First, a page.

I am a mother of three. My eldest child has no disabilities and is neurotypical. Though we’ve had a few issues in the education system due to bullying (largely about him having disabled family members), and problems where the school system haven’t considered the impact of his being a young carer, it’s generally been plain sailing. He’s gone to two of the best schools in our area, despite them being out of our catchment area and he was automatically accepted into both. His journey through the education system is, for the most part, how it should function.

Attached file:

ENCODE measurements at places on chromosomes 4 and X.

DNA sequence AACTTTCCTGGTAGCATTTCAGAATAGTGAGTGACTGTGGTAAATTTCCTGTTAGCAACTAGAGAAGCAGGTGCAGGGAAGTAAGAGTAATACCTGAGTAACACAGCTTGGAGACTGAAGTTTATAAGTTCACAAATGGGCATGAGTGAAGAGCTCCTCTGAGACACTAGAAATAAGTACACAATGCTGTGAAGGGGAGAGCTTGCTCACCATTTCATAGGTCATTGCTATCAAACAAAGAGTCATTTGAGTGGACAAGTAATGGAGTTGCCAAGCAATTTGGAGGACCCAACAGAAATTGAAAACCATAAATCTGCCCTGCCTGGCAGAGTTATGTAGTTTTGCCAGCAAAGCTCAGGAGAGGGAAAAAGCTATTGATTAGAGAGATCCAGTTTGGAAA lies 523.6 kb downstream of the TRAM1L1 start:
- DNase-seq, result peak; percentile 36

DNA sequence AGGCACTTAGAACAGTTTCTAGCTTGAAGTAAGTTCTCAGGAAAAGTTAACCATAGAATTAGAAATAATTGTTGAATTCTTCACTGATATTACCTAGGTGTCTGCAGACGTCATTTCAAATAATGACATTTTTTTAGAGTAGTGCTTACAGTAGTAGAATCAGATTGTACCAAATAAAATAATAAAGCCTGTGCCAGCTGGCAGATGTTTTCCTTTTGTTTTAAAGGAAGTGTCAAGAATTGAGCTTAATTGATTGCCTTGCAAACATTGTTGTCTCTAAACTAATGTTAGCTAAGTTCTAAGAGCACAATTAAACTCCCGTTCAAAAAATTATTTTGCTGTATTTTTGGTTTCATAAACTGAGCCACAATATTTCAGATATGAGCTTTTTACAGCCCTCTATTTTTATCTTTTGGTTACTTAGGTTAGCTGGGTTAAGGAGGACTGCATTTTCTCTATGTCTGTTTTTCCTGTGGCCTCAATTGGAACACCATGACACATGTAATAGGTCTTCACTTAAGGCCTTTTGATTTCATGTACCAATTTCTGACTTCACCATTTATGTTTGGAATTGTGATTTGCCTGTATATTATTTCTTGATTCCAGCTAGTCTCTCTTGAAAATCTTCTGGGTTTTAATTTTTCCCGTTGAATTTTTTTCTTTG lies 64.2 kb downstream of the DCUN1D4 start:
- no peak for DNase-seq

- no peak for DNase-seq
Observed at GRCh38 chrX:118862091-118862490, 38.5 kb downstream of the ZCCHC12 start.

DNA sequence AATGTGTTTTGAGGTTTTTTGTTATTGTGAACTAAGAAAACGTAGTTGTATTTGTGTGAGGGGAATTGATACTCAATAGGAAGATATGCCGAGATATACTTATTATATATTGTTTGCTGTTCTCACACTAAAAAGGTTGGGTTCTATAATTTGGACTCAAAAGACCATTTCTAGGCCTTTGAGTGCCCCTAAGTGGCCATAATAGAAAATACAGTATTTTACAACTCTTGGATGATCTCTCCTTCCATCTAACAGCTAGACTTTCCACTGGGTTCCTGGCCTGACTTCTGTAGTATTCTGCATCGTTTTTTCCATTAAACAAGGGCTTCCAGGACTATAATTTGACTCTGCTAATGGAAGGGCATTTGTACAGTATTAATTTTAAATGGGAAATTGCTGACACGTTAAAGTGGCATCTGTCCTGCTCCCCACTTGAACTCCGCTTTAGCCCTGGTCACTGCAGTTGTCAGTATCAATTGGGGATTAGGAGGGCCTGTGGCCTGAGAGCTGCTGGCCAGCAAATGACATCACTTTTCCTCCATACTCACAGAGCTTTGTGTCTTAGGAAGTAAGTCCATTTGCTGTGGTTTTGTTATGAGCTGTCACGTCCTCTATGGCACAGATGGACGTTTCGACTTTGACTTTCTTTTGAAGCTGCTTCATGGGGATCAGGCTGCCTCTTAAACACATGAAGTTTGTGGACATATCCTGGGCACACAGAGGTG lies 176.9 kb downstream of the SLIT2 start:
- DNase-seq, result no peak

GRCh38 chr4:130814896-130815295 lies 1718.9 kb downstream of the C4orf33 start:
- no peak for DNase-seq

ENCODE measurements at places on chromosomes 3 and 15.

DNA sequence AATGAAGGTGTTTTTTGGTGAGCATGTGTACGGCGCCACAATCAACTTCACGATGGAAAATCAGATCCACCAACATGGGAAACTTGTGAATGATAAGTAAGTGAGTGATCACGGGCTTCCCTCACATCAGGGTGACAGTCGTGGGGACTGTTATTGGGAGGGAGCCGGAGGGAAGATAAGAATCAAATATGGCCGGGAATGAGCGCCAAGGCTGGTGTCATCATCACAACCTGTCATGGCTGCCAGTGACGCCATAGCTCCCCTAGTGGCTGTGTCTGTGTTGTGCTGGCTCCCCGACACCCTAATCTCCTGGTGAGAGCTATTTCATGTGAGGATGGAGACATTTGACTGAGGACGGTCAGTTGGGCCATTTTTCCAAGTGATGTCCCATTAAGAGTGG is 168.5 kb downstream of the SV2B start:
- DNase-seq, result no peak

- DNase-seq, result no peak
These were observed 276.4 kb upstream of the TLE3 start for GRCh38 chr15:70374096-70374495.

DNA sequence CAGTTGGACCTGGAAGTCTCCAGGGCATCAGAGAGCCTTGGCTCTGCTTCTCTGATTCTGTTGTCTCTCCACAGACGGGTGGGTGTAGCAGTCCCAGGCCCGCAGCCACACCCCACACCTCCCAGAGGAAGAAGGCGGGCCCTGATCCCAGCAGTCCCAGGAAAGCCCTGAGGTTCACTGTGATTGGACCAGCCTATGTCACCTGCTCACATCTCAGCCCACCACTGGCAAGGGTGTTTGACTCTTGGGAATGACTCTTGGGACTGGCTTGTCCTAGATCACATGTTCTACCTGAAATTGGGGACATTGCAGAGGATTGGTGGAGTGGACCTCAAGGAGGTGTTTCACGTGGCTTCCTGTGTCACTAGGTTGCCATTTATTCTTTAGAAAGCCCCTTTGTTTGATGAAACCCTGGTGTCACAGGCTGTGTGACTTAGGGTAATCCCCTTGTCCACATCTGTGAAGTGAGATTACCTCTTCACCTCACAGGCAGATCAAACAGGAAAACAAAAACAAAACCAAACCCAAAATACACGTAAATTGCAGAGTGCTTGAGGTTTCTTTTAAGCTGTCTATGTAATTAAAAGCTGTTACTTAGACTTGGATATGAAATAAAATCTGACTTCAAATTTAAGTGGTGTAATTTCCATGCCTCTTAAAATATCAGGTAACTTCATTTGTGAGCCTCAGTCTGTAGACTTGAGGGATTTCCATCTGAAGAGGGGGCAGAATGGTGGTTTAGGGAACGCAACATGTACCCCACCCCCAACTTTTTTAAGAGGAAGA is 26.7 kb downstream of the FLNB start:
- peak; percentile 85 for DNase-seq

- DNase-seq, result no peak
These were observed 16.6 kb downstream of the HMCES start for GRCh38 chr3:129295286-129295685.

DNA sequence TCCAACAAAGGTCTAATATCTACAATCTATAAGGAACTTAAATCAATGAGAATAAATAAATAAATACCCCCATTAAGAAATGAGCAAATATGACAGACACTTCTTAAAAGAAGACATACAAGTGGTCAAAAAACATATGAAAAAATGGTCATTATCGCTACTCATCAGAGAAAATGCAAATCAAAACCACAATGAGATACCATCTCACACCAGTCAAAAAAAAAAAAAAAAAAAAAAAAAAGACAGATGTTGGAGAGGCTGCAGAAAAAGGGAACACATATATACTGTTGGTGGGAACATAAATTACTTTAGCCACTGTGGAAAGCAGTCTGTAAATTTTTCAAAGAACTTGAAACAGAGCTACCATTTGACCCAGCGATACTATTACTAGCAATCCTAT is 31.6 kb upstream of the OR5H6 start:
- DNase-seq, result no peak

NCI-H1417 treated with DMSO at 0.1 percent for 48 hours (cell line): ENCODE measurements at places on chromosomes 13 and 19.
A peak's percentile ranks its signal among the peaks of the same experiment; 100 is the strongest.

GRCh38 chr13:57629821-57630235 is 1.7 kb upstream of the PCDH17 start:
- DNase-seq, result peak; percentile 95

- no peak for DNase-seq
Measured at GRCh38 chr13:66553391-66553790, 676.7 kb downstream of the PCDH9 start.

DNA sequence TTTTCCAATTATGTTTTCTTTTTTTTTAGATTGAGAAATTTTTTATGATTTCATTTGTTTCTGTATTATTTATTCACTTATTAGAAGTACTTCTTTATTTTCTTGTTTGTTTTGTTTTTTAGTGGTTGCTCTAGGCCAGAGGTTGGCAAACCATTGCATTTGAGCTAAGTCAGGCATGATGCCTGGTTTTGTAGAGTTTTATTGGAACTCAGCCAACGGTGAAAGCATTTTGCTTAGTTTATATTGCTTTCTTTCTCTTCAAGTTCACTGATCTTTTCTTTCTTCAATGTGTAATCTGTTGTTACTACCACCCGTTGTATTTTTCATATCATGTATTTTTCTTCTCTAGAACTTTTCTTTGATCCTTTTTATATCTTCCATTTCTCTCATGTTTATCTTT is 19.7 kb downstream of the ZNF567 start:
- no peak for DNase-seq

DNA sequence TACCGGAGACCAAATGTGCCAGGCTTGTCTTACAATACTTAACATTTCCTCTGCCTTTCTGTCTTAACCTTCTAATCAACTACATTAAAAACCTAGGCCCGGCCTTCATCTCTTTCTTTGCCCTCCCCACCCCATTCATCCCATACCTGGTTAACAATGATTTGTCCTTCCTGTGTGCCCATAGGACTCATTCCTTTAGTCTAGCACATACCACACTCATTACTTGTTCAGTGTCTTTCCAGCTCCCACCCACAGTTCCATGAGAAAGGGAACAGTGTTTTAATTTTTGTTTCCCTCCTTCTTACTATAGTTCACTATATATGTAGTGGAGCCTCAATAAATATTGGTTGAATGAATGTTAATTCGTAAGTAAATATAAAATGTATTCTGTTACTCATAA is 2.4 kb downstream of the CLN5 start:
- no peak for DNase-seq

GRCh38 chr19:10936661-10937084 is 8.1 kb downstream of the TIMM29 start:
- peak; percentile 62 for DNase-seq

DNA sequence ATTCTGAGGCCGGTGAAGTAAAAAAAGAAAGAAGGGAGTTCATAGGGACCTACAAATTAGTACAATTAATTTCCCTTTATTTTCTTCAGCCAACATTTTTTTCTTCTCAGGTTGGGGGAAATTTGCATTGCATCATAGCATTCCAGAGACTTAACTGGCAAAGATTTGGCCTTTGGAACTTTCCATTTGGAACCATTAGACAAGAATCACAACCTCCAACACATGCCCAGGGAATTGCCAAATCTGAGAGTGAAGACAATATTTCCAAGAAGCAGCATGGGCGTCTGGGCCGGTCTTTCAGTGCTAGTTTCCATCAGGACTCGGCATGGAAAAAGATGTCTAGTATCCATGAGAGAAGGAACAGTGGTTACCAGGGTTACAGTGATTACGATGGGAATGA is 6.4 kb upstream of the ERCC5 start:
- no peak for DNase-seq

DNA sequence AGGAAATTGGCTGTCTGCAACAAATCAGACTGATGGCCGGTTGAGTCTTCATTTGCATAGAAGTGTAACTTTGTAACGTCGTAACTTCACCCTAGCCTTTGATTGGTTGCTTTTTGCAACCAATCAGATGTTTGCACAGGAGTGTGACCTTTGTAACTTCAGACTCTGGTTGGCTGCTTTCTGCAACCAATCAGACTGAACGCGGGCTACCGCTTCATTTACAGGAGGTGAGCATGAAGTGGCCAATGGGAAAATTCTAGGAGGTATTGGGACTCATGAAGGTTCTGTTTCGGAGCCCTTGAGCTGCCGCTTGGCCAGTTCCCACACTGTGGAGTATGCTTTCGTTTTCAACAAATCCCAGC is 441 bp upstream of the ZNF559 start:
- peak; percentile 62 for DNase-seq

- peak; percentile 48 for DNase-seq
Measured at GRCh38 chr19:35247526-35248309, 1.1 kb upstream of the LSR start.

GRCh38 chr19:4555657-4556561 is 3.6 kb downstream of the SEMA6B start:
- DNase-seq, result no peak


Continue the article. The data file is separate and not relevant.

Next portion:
My middle son, who I call Minkey, is autistic and has ADHD, dyscalculia, dysgraphia, dyslexia and is learning disabled (with a couple of other diagnoses too). He went to a mainstream infant school where he thrived. The staff were attentive, engaged with the local special school, and put in place several provisions without ever being told they had to. His experience in junior school, however, was another story. There he was bullied mercilessly with kids chanting repeatedly at him that he was a “retard”, even repeatedly pulling his trousers down. His teacher labelled him “unteachable” and rather than educate him they left him at the back of the classroom not doing anything all day. I had to remove him from the school and home educate him for 2 years.